LOS ANGELES -- Two recent high-profile coaching hires in the SEC have received public backlash and raised questions about the optics they present, but commissioner Greg Sankey said Sunday that the conference played a limited role in the processes and that the hiring decisions were made at the campus level.
Auburn hired Hugh Freeze as its head coach in November, while Texas A&M hired offensive coordinator Bobby Petrino last week, two decisions that received scrutiny given both coaches' history.
Sankey said the SEC has a specific bylaw that defines whether he needs to speak with a university president about a hire, and while that occurred with Freeze, it did not rise to that level with Petrino because his behavior wasn't an NCAA violation. Petrino was fired from Arkansas in April 2012 after school officials said he lied about a motorcycle crash while riding with a female football staffer whom Petrino had hired and with whom he was having an affair.
Freeze resigned from Ole Miss in 2017 after school officials found a pattern that included phone calls to a number associated with a female escort service. Later in 2017, Ole Miss was placed on NCAA probation for violations that occurred in part under Freeze, and the sanctions included a two-year bowl ban. Freeze was charged individually by the NCAA Division I Committee on Infractions of a Level 1 violation and found guilty of failing to adequately monitor his football staff and its interaction with boosters.
"Our campuses, despite whatever mythology may exist, make their own personnel decisions, but we provide for any hiring decision, here's the background from a compliance standpoint," Sankey said. "Bobby's situation was public, so there aren't any secrets there, but it wasn't an NCAA violation that would create a bylaw review. Our campuses with any hire are going to check to see if there's any issues that create a trigger for our bylaw that result in a conversation between me and your university president.
"I've been open that Hugh did, so Hugh had an outcome of an infractions case. We informed the Auburn University leadership, and they make those decisions, so it's not an approval or disapproval. It's actually compliance with the bylaw that's been established so there's transparency. There's a clear understanding of the track record, and there's an oversight plan so that we don't have those problems moving forward."
Sankey spoke to a small group of reporters Sunday morning following the final media availability for TCU coach Sonny Dykes and Georgia coach Kirby Smart before the College Football Playoff National Championship on Monday at SoFi Stadium (7:30 p.m. ET, ESPN). Asked whether he had concerns about the public perception of those hires, Sankey was clear in his expectations for both coaches.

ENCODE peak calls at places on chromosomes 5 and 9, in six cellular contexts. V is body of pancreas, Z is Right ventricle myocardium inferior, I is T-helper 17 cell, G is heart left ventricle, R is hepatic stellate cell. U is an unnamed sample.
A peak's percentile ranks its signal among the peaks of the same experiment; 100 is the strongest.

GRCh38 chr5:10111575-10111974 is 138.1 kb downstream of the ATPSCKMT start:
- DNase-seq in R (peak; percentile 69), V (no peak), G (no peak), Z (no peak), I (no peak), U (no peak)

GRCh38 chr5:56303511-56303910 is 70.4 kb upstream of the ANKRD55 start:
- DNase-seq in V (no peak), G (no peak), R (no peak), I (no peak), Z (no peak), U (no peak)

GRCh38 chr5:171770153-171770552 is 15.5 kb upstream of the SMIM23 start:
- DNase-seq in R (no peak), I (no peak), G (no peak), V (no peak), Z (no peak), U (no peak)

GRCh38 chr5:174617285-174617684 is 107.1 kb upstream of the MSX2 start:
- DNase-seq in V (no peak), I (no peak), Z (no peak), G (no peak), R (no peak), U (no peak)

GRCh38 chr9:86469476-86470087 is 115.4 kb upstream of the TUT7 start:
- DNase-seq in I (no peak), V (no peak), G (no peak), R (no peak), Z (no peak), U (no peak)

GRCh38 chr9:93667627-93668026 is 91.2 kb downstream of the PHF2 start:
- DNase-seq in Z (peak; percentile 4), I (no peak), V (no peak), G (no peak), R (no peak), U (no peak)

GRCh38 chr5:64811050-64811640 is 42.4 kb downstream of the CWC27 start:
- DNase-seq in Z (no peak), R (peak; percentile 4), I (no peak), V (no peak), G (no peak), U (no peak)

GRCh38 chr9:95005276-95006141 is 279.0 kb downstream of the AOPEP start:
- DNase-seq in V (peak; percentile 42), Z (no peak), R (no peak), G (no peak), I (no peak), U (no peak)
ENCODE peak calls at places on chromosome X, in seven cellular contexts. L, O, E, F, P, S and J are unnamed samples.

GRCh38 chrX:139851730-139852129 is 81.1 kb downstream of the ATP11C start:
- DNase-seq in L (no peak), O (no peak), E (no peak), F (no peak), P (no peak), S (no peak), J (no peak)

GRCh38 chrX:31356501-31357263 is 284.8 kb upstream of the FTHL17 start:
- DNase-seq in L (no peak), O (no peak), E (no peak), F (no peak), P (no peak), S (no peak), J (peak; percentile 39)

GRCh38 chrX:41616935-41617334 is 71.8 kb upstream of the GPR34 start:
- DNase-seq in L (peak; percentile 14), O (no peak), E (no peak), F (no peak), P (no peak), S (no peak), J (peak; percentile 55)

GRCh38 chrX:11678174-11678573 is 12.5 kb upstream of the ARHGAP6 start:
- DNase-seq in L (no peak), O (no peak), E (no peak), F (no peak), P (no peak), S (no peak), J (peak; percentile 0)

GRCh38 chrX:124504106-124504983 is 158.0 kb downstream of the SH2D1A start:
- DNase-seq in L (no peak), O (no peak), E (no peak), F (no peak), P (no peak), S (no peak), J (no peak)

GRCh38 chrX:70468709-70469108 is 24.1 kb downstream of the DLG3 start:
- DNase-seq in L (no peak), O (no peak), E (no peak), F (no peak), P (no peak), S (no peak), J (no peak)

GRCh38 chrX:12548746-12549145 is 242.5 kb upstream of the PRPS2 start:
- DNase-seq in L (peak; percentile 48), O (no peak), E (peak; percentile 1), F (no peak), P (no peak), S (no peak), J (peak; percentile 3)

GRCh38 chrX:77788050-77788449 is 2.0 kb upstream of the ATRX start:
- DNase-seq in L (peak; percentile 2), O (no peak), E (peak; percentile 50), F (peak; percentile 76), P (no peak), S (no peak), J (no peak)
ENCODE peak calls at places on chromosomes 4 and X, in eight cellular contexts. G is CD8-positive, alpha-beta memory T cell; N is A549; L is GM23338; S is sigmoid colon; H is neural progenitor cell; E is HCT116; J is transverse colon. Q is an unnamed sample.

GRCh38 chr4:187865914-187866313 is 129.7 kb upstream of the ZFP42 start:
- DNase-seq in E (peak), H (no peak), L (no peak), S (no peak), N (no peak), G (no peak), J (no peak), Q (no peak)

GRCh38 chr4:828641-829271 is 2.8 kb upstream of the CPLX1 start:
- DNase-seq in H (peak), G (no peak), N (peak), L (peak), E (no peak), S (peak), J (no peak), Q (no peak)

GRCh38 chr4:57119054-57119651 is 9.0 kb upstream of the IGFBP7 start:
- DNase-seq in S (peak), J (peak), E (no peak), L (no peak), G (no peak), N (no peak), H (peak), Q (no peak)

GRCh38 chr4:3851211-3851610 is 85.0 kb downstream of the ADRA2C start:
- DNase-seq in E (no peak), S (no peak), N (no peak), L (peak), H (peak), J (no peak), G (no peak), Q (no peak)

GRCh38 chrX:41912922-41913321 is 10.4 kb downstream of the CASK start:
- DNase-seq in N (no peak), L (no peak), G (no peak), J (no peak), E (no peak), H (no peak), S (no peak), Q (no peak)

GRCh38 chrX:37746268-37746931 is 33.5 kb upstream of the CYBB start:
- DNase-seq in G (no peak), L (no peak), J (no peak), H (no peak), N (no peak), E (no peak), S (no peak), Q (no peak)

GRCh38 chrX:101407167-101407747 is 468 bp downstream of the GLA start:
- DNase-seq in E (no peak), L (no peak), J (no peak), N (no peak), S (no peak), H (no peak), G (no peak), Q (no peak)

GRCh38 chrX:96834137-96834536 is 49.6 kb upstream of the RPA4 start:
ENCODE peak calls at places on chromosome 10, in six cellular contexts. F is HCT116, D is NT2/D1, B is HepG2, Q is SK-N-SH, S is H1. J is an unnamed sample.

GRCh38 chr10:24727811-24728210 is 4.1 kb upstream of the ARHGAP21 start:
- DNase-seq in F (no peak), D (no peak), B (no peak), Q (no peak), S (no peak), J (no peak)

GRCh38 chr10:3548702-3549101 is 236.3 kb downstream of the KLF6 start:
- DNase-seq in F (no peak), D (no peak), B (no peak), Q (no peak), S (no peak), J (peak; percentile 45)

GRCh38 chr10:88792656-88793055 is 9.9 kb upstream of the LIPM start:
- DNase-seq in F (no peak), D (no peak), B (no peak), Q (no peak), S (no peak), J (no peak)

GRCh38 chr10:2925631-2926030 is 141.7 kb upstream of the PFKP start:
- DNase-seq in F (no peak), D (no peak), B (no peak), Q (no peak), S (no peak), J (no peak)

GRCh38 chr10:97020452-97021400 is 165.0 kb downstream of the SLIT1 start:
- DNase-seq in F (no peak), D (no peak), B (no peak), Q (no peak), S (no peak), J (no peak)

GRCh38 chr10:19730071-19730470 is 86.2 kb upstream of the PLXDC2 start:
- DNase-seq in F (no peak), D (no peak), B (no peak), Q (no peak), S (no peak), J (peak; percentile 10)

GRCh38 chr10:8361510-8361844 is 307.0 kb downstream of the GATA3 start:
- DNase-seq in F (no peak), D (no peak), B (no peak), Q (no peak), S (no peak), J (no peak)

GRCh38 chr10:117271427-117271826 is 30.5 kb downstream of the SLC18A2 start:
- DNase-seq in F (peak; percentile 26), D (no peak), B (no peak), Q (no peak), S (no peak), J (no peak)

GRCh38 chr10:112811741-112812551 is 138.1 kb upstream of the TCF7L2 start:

"I want the people leading and participating in our programs to meet the expectations of the rules and how they conduct themselves, period," he said, "and to represent their university and this conference well. Period."
In a separate interview with ESPN, Sankey said the SEC is focused on its growth to 16 members, which includes the arrival of Big 12 co-founders Oklahoma and Texas in 2025, but he remains "keenly aware of conversations" around him regarding conference realignment.
"I tried to take a responsible approach knowing that we created disruption in the summer of '21," he said. "So we're focused on the move of Oklahoma and Texas into the SEC in '25. It's clear to me the issues around conference-membership movement haven't just settled. I'm going to be fully attentive and engaged knowing what's going on around me. That doesn't predict that we're going to go beyond 16, but I'm also keenly aware of conversations."
Sankey reiterated that the timing of the eventual arrival of Oklahoma and Texas into the SEC remains between those schools and the Big 12.
"That's really for them to speak of," Sankey said. "This is about contractual relationships between the Big 12 conference and Big 12 members, period. We would have to go back through an adjustment to our invitation. That's us, but that is likely much less complex than the issue the Big 12 has to deal with. I just have to figure out a football schedule, but we've known that."
Sankey was also asked about a recent proposal by the LEAD1 group that there should be one person in charge of college football. LEAD1, which represents the 131 athletic directors in the FBS, in November proposed appointing a chief operating officer of college football who would report to a proposed FBS football governing board.
"The observation that's been made doesn't acknowledge the reality of differences and disparities and diversity that are present in Division I college football," Sankey said, "So what you're asking is, is the Southeastern Conference willing to submit its decision-making fully to some individual that's unknown and undefined without any discussion of how that happens, and the answer is no."
Last month, the NCAA announced that former Massachusetts Gov. Charlie Baker will become the organization's next president in March. Sankey said the job description of the next NCAA president was six pages long. ("I mean, literally," he said with a laugh, "I had to take a nap in the middle of it.") Sankey said there is not one specific topic for Baker to address "that will solve all the problems" because the NCAA and its organization is complex and there are external expectations and pressures that are different from what faces the government.
"I would say for Gov. Baker it's obviously to pivot quickly from leading a state to leading an incredibly diverse association at its most challenging time, at least in modern history, and to help bring people together to find solutions that make certain we have a breadth of support for college athletics while providing great opportunities," Sankey said.